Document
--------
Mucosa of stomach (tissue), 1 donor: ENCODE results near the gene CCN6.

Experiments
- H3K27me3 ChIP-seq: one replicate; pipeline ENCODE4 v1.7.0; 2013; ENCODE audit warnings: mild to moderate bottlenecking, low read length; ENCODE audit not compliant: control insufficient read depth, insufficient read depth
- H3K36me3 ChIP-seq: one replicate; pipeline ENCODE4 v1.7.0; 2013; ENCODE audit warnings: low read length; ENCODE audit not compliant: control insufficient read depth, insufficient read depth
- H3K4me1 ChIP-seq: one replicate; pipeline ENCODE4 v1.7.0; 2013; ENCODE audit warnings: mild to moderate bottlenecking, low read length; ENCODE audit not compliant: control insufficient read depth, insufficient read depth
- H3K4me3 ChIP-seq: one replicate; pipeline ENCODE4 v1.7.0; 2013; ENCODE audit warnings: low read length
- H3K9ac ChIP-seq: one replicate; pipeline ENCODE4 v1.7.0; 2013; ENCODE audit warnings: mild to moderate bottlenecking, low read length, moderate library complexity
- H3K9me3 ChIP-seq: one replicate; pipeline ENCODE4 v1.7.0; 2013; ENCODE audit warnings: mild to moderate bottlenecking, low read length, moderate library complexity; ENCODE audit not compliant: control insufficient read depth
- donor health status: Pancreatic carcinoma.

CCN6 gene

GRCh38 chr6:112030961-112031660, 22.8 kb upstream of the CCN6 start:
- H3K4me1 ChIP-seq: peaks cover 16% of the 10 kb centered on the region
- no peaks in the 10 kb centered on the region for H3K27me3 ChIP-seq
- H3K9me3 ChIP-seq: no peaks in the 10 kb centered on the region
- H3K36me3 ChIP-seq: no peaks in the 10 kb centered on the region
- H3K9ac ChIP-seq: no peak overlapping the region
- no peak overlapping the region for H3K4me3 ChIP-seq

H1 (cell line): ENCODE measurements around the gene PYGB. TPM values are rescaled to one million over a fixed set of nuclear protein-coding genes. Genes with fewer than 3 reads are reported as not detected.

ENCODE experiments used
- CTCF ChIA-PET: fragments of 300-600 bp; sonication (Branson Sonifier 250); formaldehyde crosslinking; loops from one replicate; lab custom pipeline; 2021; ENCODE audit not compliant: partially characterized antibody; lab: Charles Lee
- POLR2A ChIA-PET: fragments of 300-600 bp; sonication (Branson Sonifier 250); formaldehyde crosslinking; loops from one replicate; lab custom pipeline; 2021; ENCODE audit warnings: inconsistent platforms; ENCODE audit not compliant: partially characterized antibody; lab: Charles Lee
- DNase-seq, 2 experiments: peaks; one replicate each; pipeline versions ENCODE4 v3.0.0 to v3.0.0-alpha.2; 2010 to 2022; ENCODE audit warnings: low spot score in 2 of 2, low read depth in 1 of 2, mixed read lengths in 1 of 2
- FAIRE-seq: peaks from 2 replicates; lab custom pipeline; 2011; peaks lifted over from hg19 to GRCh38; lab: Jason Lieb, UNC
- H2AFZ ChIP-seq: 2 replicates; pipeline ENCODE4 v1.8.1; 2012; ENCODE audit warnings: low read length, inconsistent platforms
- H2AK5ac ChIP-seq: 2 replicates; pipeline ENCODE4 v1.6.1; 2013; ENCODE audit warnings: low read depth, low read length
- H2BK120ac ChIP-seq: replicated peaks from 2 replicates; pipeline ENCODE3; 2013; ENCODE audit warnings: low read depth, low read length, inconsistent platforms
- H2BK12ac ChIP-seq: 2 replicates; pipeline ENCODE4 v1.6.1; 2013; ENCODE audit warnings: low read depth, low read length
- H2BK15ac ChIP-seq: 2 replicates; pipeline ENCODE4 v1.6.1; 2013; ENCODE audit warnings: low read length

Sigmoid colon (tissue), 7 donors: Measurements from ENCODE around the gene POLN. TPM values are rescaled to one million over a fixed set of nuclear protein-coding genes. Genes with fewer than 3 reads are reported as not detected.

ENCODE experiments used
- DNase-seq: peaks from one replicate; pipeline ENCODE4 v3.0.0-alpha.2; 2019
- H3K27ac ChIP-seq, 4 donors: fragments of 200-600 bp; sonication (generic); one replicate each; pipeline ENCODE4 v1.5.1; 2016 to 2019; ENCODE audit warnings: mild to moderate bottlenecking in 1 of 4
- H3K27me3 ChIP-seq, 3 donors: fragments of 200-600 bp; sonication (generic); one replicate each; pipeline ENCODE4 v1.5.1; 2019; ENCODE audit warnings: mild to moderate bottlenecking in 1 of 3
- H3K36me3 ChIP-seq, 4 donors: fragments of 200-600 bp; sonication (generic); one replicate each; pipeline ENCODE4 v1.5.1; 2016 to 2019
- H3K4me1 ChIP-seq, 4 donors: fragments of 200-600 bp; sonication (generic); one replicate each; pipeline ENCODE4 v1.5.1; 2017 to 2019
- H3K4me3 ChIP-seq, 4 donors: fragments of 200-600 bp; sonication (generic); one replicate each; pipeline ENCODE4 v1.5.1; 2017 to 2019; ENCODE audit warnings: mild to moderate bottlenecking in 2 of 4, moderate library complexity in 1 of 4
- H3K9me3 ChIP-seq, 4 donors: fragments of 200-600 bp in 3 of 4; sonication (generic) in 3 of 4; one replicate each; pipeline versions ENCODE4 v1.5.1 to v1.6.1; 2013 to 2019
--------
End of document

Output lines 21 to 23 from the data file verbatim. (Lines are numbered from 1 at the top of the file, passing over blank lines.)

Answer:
- POLR2A ChIA-PET: fragments of 300-600 bp; sonication (Branson Sonifier 250); formaldehyde crosslinking; loops from one replicate; lab custom pipeline; 2021; ENCODE audit warnings: inconsistent platforms; ENCODE audit not compliant: partially characterized antibody; lab: Charles Lee
- DNase-seq, 2 experiments: peaks; one replicate each; pipeline versions ENCODE4 v3.0.0 to v3.0.0-alpha.2; 2010 to 2022; ENCODE audit warnings: low spot score in 2 of 2, low read depth in 1 of 2, mixed read lengths in 1 of 2
- FAIRE-seq: peaks from 2 replicates; lab custom pipeline; 2011; peaks lifted over from hg19 to GRCh38; lab: Jason Lieb, UNC